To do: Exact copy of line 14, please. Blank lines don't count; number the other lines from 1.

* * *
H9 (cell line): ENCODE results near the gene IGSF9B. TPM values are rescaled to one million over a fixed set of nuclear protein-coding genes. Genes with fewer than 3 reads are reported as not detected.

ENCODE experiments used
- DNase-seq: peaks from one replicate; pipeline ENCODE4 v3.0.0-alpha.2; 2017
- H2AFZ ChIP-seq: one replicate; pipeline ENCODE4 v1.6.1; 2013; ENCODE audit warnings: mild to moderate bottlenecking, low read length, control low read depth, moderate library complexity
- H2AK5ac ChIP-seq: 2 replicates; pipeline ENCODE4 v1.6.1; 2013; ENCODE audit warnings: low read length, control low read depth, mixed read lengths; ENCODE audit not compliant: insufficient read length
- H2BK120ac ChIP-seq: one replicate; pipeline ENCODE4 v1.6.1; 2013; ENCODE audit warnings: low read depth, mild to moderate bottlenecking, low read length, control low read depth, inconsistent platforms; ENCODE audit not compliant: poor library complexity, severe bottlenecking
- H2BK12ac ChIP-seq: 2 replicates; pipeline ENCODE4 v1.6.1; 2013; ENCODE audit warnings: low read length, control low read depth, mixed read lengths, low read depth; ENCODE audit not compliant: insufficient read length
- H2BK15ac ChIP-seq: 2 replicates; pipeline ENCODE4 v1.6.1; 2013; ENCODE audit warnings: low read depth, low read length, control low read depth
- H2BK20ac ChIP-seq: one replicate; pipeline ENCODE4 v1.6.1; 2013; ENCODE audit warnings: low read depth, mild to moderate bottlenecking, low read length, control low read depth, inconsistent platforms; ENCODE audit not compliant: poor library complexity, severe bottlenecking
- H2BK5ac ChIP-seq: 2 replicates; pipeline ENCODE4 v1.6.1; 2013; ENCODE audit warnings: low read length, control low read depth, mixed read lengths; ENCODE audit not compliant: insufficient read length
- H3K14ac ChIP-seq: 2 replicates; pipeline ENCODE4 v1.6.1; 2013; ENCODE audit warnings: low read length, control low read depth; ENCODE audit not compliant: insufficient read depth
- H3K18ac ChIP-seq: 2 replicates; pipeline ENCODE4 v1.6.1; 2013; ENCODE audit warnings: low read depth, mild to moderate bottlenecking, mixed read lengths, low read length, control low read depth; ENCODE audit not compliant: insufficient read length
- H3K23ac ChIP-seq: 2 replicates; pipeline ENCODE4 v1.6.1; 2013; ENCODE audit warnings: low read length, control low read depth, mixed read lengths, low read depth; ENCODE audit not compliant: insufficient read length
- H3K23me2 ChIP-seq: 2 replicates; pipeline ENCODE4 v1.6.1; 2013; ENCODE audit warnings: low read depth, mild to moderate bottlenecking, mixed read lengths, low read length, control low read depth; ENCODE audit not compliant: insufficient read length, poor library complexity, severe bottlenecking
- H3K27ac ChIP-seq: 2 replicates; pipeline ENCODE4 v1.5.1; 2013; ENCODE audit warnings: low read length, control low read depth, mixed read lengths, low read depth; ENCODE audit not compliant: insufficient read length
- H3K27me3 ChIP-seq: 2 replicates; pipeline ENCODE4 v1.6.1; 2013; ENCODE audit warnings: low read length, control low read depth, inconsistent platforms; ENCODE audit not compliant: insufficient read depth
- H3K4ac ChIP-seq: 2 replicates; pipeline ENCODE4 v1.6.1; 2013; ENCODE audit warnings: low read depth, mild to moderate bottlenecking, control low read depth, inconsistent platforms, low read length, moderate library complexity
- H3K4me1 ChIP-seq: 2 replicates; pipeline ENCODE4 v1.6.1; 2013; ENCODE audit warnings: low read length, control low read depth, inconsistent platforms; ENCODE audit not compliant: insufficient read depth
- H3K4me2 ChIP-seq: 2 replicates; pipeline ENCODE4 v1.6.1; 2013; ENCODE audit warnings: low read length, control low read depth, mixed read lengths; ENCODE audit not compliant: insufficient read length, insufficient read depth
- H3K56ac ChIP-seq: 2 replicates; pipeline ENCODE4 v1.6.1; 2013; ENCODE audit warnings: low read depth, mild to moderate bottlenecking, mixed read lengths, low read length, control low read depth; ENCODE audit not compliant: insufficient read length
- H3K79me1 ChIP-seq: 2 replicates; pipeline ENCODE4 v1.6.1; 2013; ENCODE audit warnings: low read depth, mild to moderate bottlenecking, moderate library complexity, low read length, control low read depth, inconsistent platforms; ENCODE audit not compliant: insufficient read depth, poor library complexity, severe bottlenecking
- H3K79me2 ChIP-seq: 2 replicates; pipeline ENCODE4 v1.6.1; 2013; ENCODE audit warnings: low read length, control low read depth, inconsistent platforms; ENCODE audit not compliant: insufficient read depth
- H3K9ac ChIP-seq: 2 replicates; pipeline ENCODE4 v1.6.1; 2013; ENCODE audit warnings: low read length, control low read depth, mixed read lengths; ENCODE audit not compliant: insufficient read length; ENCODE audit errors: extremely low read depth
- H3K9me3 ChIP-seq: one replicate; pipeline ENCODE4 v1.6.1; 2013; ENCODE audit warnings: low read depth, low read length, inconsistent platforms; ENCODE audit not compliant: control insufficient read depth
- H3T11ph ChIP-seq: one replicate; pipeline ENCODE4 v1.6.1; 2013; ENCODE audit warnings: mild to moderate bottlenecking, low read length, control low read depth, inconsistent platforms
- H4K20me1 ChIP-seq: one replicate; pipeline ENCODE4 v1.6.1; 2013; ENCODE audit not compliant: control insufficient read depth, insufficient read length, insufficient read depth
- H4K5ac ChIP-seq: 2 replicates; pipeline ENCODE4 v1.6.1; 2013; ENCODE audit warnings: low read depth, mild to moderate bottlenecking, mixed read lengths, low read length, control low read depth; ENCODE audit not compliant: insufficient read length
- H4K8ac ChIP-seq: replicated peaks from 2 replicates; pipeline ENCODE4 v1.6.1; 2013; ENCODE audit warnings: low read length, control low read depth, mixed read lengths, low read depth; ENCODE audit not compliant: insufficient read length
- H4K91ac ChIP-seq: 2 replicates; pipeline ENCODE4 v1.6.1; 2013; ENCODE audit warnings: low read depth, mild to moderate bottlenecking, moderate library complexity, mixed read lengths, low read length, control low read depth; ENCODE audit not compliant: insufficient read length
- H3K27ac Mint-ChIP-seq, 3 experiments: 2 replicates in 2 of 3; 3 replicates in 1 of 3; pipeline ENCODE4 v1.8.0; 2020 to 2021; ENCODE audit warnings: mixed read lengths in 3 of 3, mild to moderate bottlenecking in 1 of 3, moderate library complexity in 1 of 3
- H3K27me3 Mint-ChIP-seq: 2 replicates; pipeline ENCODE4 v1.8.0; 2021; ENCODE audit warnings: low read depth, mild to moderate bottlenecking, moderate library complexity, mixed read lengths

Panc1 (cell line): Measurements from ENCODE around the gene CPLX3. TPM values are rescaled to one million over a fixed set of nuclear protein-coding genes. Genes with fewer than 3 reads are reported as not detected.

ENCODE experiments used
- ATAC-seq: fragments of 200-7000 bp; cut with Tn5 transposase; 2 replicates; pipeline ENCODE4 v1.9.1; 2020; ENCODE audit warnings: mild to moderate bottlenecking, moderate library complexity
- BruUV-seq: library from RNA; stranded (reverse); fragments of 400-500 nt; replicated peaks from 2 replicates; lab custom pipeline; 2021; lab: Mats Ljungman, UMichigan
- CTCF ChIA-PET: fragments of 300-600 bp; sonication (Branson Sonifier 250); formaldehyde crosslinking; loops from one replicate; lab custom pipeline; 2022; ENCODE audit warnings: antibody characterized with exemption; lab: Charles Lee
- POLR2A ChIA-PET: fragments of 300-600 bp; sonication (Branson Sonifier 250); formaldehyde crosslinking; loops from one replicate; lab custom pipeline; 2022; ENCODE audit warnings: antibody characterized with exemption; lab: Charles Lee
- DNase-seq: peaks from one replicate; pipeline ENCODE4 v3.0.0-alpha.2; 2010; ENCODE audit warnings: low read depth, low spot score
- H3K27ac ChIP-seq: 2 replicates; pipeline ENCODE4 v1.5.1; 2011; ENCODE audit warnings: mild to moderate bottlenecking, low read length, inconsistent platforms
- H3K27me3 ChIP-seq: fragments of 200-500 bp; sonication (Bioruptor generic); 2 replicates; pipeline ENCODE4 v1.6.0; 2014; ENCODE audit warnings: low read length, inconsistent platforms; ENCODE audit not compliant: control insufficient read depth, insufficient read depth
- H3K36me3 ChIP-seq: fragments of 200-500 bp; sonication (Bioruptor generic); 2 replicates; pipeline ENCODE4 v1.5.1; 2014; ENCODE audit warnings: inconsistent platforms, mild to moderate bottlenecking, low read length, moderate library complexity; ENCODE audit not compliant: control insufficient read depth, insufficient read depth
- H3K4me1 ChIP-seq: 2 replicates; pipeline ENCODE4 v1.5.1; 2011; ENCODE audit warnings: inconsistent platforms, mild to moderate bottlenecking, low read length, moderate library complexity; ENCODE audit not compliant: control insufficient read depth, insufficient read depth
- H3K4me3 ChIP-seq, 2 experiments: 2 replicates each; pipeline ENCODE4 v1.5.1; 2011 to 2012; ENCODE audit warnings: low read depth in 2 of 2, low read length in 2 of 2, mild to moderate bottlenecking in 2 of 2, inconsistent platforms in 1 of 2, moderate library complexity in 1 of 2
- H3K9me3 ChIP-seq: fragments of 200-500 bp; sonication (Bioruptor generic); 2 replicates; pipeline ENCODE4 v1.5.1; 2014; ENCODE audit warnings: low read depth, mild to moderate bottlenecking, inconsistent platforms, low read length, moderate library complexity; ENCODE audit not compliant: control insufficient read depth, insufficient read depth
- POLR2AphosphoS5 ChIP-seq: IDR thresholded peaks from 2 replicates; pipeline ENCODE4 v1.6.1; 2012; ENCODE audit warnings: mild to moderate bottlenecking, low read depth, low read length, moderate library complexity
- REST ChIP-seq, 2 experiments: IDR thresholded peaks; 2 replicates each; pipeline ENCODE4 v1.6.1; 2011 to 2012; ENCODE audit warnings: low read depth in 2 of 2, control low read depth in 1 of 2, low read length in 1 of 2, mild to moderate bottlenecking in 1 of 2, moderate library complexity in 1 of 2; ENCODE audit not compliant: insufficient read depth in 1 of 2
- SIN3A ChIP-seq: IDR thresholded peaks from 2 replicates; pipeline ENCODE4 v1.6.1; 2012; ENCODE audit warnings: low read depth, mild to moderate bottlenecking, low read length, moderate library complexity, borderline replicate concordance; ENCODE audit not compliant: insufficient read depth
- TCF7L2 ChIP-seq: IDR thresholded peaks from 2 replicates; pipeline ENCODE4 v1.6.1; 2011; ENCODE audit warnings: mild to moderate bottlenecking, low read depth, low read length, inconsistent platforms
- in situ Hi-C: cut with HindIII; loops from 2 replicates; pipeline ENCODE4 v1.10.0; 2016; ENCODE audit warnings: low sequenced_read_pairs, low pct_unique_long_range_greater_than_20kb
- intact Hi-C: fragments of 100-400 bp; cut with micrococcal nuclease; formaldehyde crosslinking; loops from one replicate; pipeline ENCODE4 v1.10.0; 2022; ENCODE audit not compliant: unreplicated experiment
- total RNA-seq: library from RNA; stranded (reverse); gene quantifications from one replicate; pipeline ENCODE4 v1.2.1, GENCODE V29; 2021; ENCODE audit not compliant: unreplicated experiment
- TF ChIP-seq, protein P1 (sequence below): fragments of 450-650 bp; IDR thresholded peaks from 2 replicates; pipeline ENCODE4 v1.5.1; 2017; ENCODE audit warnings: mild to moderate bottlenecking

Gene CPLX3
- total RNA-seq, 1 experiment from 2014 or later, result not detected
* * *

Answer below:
- H3K23me2 ChIP-seq: 2 replicates; pipeline ENCODE4 v1.6.1; 2013; ENCODE audit warnings: low read depth, mild to moderate bottlenecking, mixed read lengths, low read length, control low read depth; ENCODE audit not compliant: insufficient read length, poor library complexity, severe bottlenecking